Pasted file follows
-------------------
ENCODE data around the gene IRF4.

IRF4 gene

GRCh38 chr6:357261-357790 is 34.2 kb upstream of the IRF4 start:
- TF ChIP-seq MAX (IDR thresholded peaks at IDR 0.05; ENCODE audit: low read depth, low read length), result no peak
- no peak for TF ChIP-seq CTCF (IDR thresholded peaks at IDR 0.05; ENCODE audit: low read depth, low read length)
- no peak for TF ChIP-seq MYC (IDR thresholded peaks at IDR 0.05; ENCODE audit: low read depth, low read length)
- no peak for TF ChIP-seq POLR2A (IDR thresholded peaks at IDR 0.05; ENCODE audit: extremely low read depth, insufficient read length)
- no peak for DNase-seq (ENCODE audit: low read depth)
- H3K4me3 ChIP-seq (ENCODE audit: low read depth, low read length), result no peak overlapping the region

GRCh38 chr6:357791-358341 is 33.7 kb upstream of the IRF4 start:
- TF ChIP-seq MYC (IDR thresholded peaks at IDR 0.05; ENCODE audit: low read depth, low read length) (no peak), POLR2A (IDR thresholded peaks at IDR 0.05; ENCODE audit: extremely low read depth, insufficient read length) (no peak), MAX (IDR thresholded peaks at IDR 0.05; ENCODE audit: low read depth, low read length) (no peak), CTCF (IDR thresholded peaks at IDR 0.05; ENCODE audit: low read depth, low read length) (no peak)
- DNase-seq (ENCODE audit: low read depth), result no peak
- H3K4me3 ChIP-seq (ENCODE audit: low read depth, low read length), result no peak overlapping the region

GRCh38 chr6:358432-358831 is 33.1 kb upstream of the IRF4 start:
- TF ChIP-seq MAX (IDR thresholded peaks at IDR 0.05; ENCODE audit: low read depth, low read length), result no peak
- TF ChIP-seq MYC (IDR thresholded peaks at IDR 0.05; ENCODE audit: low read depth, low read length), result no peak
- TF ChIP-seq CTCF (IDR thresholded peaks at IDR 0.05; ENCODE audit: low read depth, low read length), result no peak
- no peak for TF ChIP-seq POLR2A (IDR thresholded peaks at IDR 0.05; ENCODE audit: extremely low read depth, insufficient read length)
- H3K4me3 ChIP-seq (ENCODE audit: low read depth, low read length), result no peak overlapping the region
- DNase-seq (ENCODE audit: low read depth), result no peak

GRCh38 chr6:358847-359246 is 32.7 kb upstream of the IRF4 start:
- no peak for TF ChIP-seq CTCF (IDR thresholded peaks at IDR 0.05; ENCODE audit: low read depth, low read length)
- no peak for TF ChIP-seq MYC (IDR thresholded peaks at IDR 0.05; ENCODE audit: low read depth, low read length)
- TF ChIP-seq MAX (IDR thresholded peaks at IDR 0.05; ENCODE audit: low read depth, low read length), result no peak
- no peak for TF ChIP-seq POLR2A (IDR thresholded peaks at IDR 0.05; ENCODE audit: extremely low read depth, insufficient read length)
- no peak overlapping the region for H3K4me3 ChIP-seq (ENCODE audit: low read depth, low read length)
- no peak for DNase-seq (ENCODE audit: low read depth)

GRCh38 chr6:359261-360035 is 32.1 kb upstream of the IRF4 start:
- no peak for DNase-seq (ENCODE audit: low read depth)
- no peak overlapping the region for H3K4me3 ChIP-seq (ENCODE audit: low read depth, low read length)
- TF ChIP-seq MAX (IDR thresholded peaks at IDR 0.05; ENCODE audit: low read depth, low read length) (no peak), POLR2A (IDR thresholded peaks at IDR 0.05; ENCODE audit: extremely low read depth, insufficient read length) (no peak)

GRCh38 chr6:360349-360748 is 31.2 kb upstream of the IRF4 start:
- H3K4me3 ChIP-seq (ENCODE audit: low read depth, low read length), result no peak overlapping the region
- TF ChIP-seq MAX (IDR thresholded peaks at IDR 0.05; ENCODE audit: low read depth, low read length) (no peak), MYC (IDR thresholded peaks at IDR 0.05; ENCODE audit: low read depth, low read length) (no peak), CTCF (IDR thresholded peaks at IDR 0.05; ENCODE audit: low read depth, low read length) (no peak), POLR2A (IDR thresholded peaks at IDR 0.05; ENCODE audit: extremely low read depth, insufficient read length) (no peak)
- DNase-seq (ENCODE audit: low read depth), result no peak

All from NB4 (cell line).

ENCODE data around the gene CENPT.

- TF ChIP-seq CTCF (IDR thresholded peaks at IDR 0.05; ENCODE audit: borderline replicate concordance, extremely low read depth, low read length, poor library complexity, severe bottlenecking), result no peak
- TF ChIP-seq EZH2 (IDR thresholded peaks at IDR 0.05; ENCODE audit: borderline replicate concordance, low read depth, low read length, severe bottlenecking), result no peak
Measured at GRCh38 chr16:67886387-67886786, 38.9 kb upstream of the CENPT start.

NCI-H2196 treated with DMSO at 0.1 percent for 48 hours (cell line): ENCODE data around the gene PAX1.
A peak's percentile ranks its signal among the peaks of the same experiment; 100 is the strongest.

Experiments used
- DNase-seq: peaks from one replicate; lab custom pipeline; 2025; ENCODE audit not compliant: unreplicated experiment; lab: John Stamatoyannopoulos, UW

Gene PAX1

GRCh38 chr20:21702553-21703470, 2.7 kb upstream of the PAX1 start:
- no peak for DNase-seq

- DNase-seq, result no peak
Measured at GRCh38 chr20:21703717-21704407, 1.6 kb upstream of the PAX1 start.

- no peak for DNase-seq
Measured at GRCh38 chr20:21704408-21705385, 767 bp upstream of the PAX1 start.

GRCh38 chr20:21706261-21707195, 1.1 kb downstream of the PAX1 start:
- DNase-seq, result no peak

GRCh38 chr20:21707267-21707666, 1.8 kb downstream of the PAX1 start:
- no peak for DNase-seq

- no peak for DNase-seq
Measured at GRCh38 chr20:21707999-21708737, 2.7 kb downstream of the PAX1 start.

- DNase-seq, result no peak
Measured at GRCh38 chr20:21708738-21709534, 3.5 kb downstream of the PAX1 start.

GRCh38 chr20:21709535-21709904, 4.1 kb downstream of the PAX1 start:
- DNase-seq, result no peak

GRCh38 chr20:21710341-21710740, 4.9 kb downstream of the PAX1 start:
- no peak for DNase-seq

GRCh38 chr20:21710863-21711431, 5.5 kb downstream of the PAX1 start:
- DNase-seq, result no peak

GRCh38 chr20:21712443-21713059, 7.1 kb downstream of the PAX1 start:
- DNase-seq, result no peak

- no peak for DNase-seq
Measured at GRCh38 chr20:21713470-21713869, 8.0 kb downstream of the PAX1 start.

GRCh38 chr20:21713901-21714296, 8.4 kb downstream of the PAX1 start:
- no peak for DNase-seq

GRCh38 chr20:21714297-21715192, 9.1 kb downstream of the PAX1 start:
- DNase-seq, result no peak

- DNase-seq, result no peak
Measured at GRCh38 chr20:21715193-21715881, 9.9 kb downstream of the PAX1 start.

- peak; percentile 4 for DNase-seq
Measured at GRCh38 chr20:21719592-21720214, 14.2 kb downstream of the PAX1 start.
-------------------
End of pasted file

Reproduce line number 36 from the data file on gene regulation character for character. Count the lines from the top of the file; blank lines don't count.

All from NB4 (cell line).